Students’ scores on this scale measure their desire to complete tasks they begin and to ensure that all aspects of a task are identified and done well. Students who score low on this measure need to work on learning strategies for identifying the components of a task and setting goals for task completion. Students who consistently neglect their responsibilities may need counseling on the long-term consequences of such behavior, particularly on their likelihood of succeeding in a job.
  • Persisting (PERS)
    The desire to stay with a task until it is completed satisfactorily is an essential quality for success in school, work, and life. Persisting involves the expenditure of time and effort to ensure that what is started is finished. Students who are able to persist until they master information or skills are at a definite advantage in school and work. Students must also be able to recognize when enough has been done and to not spend more time than is necessary on a task.

    Students who score either low or very high on this scale may have trouble in this area. Students who score low have trouble sticking with a task or learning assignments long enough to see it to its satisfactory completion. They may give up too soon to really benefit from instruction. Students who score too high may be seen as stubborn and unwilling to compromise when such compromise is needed because of limited resources or available time.
  • Working in Teams (TEAM)
    One of the skills that employers consistently rank as most important to success in a career is the ability to work in teams. Teams are used to make products or deliver services, to solve problems, and to manage the work environment. Employees at all levels of an organization must be able to work with others to accomplish tasks and solve problems. Teamwork involves attention to both the goals of the group and to the social processes used to accomplish those goals. Students need to be skilled in both the task and the process of the teamwork.

    Students’ scores on this scale measure the degree to which they feel comfortable working in teams and are able to use the skills associated with effective teamwork. Students who score low on this scale may need more experience in working in teams to accomplish a task. They need to learn the qualities of an effective team member, including taking responsibility for individual assignments and for deciding how the team should accomplish its goal. Communication is also a critical factor in successful teamwork.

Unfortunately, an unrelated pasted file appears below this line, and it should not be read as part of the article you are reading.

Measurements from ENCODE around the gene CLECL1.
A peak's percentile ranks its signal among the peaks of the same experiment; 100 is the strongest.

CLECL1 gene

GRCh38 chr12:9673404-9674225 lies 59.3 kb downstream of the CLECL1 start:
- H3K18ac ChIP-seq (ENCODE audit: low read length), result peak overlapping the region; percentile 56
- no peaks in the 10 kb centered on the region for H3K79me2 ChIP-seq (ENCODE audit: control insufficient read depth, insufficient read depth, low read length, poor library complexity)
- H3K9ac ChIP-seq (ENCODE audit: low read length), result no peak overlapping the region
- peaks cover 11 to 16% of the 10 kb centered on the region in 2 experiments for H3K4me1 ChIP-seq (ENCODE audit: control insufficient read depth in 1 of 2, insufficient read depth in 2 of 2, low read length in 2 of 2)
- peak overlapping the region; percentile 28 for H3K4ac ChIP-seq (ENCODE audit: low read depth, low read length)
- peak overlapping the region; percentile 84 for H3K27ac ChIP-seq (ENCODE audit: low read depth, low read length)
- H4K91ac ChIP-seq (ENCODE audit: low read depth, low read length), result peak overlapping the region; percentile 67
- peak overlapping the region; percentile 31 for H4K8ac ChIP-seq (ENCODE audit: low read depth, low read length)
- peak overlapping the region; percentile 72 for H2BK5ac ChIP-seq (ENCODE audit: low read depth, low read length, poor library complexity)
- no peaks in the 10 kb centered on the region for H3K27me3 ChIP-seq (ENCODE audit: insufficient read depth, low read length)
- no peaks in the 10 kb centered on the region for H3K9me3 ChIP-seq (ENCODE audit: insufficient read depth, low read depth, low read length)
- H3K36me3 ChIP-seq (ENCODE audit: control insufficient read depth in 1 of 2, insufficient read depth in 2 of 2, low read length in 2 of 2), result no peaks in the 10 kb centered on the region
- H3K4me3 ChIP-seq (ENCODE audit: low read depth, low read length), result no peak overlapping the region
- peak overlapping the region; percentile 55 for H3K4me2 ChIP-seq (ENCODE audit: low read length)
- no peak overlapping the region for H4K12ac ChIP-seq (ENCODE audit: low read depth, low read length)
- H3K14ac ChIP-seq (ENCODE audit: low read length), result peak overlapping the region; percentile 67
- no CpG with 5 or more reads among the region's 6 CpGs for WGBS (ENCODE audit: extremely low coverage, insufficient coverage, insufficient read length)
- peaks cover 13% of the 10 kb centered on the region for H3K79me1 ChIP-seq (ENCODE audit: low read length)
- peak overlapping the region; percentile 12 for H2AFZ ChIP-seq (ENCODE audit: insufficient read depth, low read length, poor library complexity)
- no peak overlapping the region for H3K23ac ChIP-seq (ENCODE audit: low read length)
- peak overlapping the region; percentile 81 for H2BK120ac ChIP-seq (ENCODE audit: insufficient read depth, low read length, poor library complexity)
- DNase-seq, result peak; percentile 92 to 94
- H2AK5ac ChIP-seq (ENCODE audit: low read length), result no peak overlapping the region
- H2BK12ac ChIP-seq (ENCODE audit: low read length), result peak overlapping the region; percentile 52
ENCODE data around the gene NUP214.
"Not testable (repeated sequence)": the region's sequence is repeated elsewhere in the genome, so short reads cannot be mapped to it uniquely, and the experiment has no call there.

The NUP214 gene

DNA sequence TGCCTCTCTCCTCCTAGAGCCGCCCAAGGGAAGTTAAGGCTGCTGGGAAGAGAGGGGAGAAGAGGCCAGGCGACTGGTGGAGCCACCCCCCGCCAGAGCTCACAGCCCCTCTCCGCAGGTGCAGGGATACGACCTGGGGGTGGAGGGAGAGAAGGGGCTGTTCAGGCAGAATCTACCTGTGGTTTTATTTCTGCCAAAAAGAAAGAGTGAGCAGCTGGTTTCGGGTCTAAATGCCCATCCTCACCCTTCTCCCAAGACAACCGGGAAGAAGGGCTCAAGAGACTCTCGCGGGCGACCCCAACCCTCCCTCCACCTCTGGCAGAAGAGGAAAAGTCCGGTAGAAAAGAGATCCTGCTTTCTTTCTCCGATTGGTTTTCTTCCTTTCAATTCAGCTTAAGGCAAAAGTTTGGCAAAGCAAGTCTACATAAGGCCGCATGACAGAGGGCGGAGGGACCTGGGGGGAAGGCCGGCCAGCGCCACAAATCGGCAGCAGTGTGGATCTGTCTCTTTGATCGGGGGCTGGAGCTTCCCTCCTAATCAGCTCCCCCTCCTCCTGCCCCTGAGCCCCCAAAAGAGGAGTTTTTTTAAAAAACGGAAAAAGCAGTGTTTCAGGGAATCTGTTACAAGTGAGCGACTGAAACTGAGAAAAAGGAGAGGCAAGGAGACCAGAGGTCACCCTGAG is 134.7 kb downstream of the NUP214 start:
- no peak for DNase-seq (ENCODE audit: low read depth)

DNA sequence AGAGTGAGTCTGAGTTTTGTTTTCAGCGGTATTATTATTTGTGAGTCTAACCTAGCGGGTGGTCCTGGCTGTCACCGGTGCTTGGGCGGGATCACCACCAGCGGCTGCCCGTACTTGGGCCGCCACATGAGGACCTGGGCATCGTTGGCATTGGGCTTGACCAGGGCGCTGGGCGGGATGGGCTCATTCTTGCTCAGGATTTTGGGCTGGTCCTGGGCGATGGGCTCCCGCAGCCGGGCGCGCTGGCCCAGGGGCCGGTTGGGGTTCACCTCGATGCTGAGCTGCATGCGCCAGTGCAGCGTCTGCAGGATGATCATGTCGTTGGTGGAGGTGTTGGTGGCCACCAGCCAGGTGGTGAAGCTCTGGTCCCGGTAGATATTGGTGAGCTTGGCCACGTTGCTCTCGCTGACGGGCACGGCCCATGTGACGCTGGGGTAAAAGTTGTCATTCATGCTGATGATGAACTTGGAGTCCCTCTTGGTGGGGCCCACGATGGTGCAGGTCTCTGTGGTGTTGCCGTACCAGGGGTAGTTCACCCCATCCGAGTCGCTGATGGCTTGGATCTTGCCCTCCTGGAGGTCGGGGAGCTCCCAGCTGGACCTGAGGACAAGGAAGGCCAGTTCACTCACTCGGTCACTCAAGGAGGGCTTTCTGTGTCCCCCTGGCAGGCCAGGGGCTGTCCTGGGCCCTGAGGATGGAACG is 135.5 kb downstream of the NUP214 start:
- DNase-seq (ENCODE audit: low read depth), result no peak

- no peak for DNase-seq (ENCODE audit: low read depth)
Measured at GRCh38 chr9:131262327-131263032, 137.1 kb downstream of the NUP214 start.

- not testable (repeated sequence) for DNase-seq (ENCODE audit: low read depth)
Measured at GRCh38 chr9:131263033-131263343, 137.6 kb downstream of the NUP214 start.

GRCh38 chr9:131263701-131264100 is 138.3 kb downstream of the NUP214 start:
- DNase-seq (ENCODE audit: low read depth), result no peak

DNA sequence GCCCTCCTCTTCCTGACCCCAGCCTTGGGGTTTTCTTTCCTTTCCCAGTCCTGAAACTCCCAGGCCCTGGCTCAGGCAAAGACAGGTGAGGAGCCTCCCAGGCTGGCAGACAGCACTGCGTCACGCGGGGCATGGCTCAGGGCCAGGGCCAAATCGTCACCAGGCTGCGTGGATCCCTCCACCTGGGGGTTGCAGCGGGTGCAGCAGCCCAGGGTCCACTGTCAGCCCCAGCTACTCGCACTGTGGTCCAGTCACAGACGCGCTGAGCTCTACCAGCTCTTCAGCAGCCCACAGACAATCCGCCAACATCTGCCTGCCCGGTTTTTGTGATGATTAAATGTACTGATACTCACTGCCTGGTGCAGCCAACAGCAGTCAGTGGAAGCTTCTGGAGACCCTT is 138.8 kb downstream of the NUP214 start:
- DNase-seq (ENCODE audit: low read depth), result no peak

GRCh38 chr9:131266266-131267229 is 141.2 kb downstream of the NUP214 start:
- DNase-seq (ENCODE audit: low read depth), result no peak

• Problem Solving (PROB)
    Organizations must be concerned with the ability of employees to actively participate in solving its problems. Employees need to be able to recognize problems and to use systematic methods for identifying the components of a problem and developing solutions to it. Whether working alone or with others, organizations rely on employees to help them improve by permanently solving a range of problems.

    Students' scores on this scale indicate their interest and skill at using systematic-problem solving methods when approaching complex problems. Students who score low need help in understanding how to approach problems in a step-by-step fashion. Experience in using the scientific method or other systematic problem-solving approaches should help them increase their skills in this area.
  • Adapting to Change (CHNG)
    Organizations are experiencing change at a rapid rate. Employees who can be flexible and adapt to change are more likely to be retained by an organization and to be successful in it. When people and organizations undergo frequent changes, the ability to thrive in ambiguous environments can help an employee to feel less stress. A student's sense that change is not threatening and that it can be managed for positive outcomes is an important component of success in the workplace.

    Students’ scores on this scale indicate their level of comfort with frequent or major changes in their environment. Students who score low are less likely to seek out new experiences or to adjust to changes they experience. Students with low tolerance for change may have trouble working in many environments where change is the norm. They need counseling to help them identify ways in which they can increase their ability to adapt to change.